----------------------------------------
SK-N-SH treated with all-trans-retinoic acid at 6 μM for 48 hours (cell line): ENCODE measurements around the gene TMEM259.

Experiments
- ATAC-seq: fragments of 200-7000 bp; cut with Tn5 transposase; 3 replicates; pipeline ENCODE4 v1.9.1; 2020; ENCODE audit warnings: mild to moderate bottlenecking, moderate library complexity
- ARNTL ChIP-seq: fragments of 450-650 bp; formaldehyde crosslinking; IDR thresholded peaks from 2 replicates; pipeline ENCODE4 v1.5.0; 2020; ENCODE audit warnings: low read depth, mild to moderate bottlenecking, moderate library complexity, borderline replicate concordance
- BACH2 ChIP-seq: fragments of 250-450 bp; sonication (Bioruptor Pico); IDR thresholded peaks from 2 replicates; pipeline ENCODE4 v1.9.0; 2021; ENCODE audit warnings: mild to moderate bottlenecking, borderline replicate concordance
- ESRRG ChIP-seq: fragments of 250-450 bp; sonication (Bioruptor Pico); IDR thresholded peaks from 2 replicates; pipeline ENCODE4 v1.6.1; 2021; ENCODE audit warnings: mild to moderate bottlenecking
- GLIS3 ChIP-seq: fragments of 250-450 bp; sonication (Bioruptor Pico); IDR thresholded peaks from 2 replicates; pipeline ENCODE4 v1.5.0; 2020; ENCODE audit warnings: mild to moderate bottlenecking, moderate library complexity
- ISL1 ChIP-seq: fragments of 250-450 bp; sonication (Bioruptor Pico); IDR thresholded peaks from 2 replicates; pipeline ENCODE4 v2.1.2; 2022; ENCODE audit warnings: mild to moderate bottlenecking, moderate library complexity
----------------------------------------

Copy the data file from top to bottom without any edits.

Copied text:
SK-N-SH treated with all-trans-retinoic acid at 6 μM for 48 hours (cell line): ENCODE measurements around the gene TMEM259.

Experiments
- ATAC-seq: fragments of 200-7000 bp; cut with Tn5 transposase; 3 replicates; pipeline ENCODE4 v1.9.1; 2020; ENCODE audit warnings: mild to moderate bottlenecking, moderate library complexity
- ARNTL ChIP-seq: fragments of 450-650 bp; formaldehyde crosslinking; IDR thresholded peaks from 2 replicates; pipeline ENCODE4 v1.5.0; 2020; ENCODE audit warnings: low read depth, mild to moderate bottlenecking, moderate library complexity, borderline replicate concordance
- BACH2 ChIP-seq: fragments of 250-450 bp; sonication (Bioruptor Pico); IDR thresholded peaks from 2 replicates; pipeline ENCODE4 v1.9.0; 2021; ENCODE audit warnings: mild to moderate bottlenecking, borderline replicate concordance
- ESRRG ChIP-seq: fragments of 250-450 bp; sonication (Bioruptor Pico); IDR thresholded peaks from 2 replicates; pipeline ENCODE4 v1.6.1; 2021; ENCODE audit warnings: mild to moderate bottlenecking
- GLIS3 ChIP-seq: fragments of 250-450 bp; sonication (Bioruptor Pico); IDR thresholded peaks from 2 replicates; pipeline ENCODE4 v1.5.0; 2020; ENCODE audit warnings: mild to moderate bottlenecking, moderate library complexity
- ISL1 ChIP-seq: fragments of 250-450 bp; sonication (Bioruptor Pico); IDR thresholded peaks from 2 replicates; pipeline ENCODE4 v2.1.2; 2022; ENCODE audit warnings: mild to moderate bottlenecking, moderate library complexity